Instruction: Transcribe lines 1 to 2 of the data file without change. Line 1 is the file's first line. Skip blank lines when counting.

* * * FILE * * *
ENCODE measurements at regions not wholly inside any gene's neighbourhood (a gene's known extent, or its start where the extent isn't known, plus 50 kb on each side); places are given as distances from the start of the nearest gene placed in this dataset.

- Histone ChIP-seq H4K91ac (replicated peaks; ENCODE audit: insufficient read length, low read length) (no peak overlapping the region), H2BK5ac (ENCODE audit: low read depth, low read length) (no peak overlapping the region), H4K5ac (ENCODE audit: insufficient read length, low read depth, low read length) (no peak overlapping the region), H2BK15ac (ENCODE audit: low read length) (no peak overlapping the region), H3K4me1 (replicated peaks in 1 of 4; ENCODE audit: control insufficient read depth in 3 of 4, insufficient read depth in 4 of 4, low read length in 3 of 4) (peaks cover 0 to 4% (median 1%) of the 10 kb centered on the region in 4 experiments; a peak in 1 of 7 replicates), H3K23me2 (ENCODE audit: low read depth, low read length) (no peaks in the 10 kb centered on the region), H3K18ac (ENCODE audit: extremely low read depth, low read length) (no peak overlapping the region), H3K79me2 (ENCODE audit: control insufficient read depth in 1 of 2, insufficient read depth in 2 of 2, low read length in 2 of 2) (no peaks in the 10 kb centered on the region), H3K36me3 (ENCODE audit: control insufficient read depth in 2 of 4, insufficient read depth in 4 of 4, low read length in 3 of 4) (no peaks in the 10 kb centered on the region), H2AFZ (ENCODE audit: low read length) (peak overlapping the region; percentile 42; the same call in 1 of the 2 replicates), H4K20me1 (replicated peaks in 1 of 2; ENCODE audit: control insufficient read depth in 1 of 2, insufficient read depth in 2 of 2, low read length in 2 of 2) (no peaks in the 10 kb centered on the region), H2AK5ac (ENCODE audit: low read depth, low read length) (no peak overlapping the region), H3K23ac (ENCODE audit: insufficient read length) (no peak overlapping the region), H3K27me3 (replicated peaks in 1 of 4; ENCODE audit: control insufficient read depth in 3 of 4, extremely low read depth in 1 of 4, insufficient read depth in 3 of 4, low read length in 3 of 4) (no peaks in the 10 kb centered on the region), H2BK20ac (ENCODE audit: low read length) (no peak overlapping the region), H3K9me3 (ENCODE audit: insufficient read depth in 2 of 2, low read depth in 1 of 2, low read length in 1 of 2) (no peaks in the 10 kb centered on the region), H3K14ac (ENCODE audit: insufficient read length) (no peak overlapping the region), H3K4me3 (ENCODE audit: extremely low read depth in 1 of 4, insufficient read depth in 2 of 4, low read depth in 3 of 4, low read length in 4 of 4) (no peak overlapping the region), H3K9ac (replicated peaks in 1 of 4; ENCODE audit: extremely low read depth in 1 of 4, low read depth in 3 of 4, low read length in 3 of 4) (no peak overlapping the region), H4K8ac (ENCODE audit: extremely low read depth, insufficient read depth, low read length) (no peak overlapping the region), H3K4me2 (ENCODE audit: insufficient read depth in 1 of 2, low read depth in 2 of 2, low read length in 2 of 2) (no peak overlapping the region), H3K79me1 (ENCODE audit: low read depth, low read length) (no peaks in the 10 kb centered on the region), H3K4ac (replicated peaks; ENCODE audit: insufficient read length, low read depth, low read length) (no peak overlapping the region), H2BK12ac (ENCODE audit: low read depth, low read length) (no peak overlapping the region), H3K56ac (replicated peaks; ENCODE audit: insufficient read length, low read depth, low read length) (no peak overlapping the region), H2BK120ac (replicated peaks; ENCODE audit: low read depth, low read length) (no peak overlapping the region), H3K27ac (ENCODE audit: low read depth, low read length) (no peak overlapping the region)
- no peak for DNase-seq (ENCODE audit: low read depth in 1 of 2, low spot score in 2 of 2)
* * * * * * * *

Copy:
ENCODE measurements at regions not wholly inside any gene's neighbourhood (a gene's known extent, or its start where the extent isn't known, plus 50 kb on each side); places are given as distances from the start of the nearest gene placed in this dataset.

- Histone ChIP-seq H4K91ac (replicated peaks; ENCODE audit: insufficient read length, low read length) (no peak overlapping the region), H2BK5ac (ENCODE audit: low read depth, low read length) (no peak overlapping the region), H4K5ac (ENCODE audit: insufficient read length, low read depth, low read length) (no peak overlapping the region), H2BK15ac (ENCODE audit: low read length) (no peak overlapping the region), H3K4me1 (replicated peaks in 1 of 4; ENCODE audit: control insufficient read depth in 3 of 4, insufficient read depth in 4 of 4, low read length in 3 of 4) (peaks cover 0 to 4% (median 1%) of the 10 kb centered on the region in 4 experiments; a peak in 1 of 7 replicates), H3K23me2 (ENCODE audit: low read depth, low read length) (no peaks in the 10 kb centered on the region), H3K18ac (ENCODE audit: extremely low read depth, low read length) (no peak overlapping the region), H3K79me2 (ENCODE audit: control insufficient read depth in 1 of 2, insufficient read depth in 2 of 2, low read length in 2 of 2) (no peaks in the 10 kb centered on the region), H3K36me3 (ENCODE audit: control insufficient read depth in 2 of 4, insufficient read depth in 4 of 4, low read length in 3 of 4) (no peaks in the 10 kb centered on the region), H2AFZ (ENCODE audit: low read length) (peak overlapping the region; percentile 42; the same call in 1 of the 2 replicates), H4K20me1 (replicated peaks in 1 of 2; ENCODE audit: control insufficient read depth in 1 of 2, insufficient read depth in 2 of 2, low read length in 2 of 2) (no peaks in the 10 kb centered on the region), H2AK5ac (ENCODE audit: low read depth, low read length) (no peak overlapping the region), H3K23ac (ENCODE audit: insufficient read length) (no peak overlapping the region), H3K27me3 (replicated peaks in 1 of 4; ENCODE audit: control insufficient read depth in 3 of 4, extremely low read depth in 1 of 4, insufficient read depth in 3 of 4, low read length in 3 of 4) (no peaks in the 10 kb centered on the region), H2BK20ac (ENCODE audit: low read length) (no peak overlapping the region), H3K9me3 (ENCODE audit: insufficient read depth in 2 of 2, low read depth in 1 of 2, low read length in 1 of 2) (no peaks in the 10 kb centered on the region), H3K14ac (ENCODE audit: insufficient read length) (no peak overlapping the region), H3K4me3 (ENCODE audit: extremely low read depth in 1 of 4, insufficient read depth in 2 of 4, low read depth in 3 of 4, low read length in 4 of 4) (no peak overlapping the region), H3K9ac (replicated peaks in 1 of 4; ENCODE audit: extremely low read depth in 1 of 4, low read depth in 3 of 4, low read length in 3 of 4) (no peak overlapping the region), H4K8ac (ENCODE audit: extremely low read depth, insufficient read depth, low read length) (no peak overlapping the region), H3K4me2 (ENCODE audit: insufficient read depth in 1 of 2, low read depth in 2 of 2, low read length in 2 of 2) (no peak overlapping the region), H3K79me1 (ENCODE audit: low read depth, low read length) (no peaks in the 10 kb centered on the region), H3K4ac (replicated peaks; ENCODE audit: insufficient read length, low read depth, low read length) (no peak overlapping the region), H2BK12ac (ENCODE audit: low read depth, low read length) (no peak overlapping the region), H3K56ac (replicated peaks; ENCODE audit: insufficient read length, low read depth, low read length) (no peak overlapping the region), H2BK120ac (replicated peaks; ENCODE audit: low read depth, low read length) (no peak overlapping the region), H3K27ac (ENCODE audit: low read depth, low read length) (no peak overlapping the region)